Fascinating faculae provide a way for anyone with a small telescope to track the ups and downs of the solar cycle — even when there are no sunspots.
We examine the fascinating solar phenomena that anyone with a small scope and safe solar filter can see, whether the Sun's in eclipse or not.
Two big, naked-eye sunspot groups are putting on a splendid show this week. We're also in the crosshairs for a strong geomagnetic storm and possible auroras.
Our star is an amazing object to observe, whether by eye or with optical aid. These time-tested tips will let you see the solar disk worry-free.
Sundials are amazingly simple yet effective devices. They range from sticks planted in the ground to precision-machined marvels costing thousands of dollars. The design shown here can be constructed in minutes from materials lying around your house, but it's surprisingly accurate.
The Sun, now halfway through its life, might be slowing its magnetic activity, which could lead to permanent changes in the sunspots and auroras we see.
NASA's Parker Solar Probe, set to launch in 2018, will be humanity's first effort to "touch the Sun," revolutionizing our understanding of the Sun's corona, the solar wind, and the greater heliosphere.
Want to see a star rock in real time? Observe the Sun in the crimson light of hydrogen alpha and watch it come alive.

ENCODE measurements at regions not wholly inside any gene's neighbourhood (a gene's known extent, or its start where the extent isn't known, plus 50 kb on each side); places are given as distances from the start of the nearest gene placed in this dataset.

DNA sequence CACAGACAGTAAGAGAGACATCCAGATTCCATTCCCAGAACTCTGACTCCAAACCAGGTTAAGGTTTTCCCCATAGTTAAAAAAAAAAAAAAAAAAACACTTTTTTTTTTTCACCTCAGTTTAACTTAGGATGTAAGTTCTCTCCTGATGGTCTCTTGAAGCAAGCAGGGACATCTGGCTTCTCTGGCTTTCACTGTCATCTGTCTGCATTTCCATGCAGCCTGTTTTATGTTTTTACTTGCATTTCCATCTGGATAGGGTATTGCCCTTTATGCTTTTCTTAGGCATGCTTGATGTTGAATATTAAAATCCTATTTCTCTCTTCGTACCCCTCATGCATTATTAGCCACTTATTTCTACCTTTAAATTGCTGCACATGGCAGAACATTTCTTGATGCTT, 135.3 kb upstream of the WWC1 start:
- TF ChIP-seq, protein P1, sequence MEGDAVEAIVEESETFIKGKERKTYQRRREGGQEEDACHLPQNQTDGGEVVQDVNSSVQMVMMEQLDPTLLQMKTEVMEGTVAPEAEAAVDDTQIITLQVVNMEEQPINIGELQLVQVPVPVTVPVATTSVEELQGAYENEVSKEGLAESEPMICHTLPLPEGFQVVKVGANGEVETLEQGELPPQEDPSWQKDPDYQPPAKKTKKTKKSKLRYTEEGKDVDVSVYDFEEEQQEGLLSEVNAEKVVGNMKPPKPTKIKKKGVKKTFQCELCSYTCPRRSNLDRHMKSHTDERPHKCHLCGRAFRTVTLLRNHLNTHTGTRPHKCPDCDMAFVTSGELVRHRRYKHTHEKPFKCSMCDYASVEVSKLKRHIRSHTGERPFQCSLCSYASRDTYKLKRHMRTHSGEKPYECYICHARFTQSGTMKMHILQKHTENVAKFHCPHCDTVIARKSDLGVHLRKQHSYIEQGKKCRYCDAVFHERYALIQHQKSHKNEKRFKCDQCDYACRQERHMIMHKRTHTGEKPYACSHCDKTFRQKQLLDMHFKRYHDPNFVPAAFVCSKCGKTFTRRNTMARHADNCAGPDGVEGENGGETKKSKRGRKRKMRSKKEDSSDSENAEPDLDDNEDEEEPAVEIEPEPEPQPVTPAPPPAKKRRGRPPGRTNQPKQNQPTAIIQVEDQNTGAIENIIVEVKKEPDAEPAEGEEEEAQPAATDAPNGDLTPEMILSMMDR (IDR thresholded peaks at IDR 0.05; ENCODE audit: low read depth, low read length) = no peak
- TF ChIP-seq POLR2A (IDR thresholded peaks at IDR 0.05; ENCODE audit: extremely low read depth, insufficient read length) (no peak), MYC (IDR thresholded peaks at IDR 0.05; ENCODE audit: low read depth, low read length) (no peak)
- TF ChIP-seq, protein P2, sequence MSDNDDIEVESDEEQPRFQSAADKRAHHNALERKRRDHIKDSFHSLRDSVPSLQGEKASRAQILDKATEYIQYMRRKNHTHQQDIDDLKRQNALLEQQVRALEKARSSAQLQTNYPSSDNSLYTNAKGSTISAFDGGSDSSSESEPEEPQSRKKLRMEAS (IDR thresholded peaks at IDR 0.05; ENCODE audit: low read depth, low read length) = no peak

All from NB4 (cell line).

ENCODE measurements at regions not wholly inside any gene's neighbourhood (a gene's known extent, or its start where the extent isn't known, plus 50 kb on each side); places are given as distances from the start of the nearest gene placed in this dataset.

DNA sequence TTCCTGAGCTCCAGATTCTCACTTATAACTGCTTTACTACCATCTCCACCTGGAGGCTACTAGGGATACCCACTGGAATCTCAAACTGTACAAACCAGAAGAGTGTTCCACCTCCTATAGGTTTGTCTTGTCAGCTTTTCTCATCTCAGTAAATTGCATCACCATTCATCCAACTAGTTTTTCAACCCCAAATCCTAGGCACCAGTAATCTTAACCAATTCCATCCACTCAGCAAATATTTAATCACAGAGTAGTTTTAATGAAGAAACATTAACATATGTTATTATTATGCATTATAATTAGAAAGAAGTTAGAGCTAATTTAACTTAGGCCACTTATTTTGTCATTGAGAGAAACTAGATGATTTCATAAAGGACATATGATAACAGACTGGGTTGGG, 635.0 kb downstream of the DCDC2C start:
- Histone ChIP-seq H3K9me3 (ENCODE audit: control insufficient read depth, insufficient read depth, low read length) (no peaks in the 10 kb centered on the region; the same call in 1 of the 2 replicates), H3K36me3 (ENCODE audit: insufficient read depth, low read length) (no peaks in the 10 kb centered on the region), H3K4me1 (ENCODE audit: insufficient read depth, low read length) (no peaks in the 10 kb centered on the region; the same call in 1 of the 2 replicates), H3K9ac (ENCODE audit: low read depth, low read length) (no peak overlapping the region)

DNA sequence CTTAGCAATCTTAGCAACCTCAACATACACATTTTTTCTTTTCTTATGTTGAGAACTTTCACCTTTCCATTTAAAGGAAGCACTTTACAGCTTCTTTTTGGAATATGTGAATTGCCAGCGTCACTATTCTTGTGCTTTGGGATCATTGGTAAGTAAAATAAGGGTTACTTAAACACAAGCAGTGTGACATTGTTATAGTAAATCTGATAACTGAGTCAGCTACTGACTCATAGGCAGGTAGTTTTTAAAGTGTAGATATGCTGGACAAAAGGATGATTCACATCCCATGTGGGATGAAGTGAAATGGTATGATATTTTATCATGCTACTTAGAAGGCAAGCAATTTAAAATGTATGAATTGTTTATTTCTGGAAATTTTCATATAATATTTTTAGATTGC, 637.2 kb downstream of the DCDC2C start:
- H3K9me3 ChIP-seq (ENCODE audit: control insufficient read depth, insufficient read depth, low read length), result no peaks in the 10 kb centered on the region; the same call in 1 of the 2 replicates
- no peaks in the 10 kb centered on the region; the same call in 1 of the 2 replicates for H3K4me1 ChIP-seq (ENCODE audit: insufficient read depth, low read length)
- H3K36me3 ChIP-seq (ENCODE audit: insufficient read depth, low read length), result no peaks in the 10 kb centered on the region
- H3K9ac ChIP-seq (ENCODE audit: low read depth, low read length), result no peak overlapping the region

The surface of the Sun is a dynamic, living place that can change unpredictably from day to day.
Michelle Thaller speaks with NASA's Alex Young about the space agency's impressive fleet of Sun-monitoring spacecraft — including the upcoming Solar Probe Plus.
Scientists are studying 400-year-old data to predict space weather in the coming decades — and it seems that future may hold fewer Northern Lights.
Astronomers have reconstructed 18-century telescopes to observe sunspots and better understand solar cycles.
Solar astronomers may have finally detected gravity waves in our star’s core, revealing that the Sun’s central region rotates about four times faster than the outer layers.
Daylight ebbs to a minimum on Wednesday's winter solstice, but not for long. The very next day, the Sun turns back north and the cycle of light begins again.
Feared lost for almost two years, NASA's Stereo B solar observatory is now back in (tentative) contact with mission control.
The Sun has been unusually quiet lately. Since the start of 2017, only a single tiny sunspot has made a brief appearance on the solar disk.
Scientists are struggling to explain the Sun’s bizarre recent behavior. Is it a fluke, or a sign of a deeper trend?
Why are "sundogs" called by that name? Before answering the why question, let me answer the what question that comes before: namely, what is a sundog, or mock Sun, in the first place? A sundog is a concentrated patch of sunlight occasionally seen about 22° to the left or right of the Sun. Sundogs often…